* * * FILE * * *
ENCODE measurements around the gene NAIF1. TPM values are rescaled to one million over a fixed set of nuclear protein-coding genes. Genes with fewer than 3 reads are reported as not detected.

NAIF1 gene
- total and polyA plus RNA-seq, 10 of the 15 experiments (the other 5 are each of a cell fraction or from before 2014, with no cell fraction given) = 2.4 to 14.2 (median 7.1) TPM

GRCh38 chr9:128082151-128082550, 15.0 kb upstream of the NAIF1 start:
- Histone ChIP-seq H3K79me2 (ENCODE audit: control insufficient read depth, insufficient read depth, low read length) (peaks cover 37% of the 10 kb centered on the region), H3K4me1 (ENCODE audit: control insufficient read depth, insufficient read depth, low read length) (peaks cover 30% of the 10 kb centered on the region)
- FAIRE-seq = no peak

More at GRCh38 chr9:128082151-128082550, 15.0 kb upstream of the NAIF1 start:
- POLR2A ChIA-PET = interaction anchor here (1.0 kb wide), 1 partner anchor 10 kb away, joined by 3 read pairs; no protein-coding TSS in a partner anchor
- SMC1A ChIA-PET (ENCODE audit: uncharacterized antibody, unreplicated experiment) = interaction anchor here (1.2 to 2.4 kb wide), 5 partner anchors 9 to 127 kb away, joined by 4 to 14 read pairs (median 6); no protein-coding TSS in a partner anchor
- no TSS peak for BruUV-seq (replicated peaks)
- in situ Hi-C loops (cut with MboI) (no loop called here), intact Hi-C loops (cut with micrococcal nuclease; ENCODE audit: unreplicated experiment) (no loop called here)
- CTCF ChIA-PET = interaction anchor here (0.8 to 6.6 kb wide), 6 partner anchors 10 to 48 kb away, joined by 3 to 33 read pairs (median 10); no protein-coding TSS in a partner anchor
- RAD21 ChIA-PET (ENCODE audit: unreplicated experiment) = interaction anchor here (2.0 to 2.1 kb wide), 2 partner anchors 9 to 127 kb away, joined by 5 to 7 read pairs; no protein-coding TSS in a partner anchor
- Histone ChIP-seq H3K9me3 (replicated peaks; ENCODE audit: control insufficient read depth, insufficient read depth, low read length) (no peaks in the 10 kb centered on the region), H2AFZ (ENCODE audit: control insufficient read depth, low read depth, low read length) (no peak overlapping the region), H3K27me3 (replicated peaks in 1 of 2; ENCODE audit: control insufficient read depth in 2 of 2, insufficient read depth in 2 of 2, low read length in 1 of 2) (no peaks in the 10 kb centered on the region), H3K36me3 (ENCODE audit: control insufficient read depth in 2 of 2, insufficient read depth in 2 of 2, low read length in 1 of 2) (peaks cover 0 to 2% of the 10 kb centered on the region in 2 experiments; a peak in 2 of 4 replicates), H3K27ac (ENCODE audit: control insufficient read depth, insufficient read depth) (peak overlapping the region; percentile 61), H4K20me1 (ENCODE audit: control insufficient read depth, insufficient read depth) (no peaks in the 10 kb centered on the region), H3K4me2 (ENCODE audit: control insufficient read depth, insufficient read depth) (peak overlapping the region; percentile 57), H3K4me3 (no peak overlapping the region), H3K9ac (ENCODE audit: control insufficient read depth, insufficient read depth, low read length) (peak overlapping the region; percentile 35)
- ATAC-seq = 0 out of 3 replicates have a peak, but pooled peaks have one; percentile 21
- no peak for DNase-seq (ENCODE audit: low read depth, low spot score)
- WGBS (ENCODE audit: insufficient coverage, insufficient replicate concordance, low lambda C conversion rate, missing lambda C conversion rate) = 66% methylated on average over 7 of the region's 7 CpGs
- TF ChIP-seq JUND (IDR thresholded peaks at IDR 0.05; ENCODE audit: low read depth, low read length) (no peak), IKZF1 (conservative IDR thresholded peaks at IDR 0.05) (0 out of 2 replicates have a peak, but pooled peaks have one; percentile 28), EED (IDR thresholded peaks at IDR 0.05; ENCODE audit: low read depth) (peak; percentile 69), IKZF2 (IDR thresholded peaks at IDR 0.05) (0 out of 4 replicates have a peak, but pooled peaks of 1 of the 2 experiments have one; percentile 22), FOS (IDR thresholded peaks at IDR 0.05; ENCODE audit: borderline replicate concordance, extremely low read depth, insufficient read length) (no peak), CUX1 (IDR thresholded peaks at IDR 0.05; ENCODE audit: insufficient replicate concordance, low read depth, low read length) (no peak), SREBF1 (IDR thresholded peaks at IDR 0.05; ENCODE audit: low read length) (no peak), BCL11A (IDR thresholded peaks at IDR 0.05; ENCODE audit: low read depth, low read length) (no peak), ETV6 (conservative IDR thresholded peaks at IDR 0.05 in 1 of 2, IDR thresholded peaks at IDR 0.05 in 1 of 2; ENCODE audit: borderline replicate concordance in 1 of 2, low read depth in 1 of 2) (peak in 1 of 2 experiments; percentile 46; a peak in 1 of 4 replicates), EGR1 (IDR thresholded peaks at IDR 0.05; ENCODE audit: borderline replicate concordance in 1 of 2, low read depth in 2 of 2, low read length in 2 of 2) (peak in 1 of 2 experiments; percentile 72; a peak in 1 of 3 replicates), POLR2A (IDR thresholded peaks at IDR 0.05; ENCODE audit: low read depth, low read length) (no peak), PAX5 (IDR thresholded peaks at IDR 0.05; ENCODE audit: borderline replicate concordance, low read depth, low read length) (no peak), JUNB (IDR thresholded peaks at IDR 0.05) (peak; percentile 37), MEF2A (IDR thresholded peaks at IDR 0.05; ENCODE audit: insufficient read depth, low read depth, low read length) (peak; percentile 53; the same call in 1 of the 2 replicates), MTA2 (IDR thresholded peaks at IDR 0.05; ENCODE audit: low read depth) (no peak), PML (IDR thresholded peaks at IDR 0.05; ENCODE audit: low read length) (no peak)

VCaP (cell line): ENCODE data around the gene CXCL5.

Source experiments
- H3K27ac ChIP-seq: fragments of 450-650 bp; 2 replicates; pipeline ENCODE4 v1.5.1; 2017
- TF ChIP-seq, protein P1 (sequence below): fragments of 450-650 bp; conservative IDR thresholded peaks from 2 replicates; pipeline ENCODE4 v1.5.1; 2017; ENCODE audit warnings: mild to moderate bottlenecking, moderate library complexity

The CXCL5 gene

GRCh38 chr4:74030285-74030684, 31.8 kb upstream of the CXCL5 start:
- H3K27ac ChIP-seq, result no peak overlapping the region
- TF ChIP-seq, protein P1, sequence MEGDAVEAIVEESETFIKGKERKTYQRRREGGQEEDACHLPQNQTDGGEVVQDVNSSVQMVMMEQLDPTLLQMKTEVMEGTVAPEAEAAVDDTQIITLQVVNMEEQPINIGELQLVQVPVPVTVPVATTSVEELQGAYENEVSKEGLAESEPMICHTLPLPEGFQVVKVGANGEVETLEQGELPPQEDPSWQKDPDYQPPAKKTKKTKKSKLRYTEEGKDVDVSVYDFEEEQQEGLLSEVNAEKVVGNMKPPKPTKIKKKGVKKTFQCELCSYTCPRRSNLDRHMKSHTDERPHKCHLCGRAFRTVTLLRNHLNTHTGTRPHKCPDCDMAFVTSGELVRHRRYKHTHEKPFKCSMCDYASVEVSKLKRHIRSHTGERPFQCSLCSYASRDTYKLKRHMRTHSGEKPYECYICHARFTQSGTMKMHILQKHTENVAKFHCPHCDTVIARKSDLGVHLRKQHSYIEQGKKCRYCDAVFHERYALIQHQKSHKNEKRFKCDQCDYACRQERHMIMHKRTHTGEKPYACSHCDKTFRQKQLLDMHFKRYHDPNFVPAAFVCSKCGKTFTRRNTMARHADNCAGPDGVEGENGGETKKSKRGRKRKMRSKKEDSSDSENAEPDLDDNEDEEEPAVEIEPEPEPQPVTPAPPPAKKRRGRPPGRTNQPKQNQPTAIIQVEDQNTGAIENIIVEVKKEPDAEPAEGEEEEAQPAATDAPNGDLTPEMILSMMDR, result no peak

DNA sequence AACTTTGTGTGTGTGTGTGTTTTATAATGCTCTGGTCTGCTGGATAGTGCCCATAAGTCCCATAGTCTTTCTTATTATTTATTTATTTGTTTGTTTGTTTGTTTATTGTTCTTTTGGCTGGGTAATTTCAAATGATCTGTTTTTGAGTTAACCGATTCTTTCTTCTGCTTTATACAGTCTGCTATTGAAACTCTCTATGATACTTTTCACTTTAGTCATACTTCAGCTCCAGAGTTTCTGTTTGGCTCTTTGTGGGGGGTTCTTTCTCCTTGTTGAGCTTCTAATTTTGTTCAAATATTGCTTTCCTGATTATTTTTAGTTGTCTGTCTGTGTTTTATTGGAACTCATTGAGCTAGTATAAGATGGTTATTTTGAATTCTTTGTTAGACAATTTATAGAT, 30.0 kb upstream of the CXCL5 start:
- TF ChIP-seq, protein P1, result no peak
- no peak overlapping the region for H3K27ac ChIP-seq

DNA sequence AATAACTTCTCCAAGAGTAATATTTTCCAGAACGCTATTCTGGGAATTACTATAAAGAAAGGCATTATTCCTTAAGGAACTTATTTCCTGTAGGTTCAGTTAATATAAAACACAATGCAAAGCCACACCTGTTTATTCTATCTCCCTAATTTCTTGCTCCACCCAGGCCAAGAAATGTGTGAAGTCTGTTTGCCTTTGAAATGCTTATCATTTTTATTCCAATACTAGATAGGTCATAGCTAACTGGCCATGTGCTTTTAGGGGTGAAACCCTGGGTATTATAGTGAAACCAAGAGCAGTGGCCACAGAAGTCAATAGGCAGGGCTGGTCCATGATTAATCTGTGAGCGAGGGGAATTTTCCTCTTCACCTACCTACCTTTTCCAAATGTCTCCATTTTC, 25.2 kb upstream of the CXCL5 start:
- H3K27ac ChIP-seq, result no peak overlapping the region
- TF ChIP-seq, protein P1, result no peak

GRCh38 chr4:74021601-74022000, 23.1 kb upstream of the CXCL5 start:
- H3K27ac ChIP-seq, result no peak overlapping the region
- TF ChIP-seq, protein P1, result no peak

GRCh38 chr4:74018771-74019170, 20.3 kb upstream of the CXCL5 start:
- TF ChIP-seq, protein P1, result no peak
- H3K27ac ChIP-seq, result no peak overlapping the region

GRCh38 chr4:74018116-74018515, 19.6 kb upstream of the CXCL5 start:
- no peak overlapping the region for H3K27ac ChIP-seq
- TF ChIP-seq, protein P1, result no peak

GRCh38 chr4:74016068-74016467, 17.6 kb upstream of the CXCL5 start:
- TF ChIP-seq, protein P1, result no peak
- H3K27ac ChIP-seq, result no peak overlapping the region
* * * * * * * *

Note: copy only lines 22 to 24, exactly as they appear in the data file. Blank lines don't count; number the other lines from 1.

- TF ChIP-seq, protein P1 (sequence below): fragments of 450-650 bp; conservative IDR thresholded peaks from 2 replicates; pipeline ENCODE4 v1.5.1; 2017; ENCODE audit warnings: mild to moderate bottlenecking, moderate library complexity

The CXCL5 gene

GRCh38 chr4:74030285-74030684, 31.8 kb upstream of the CXCL5 start: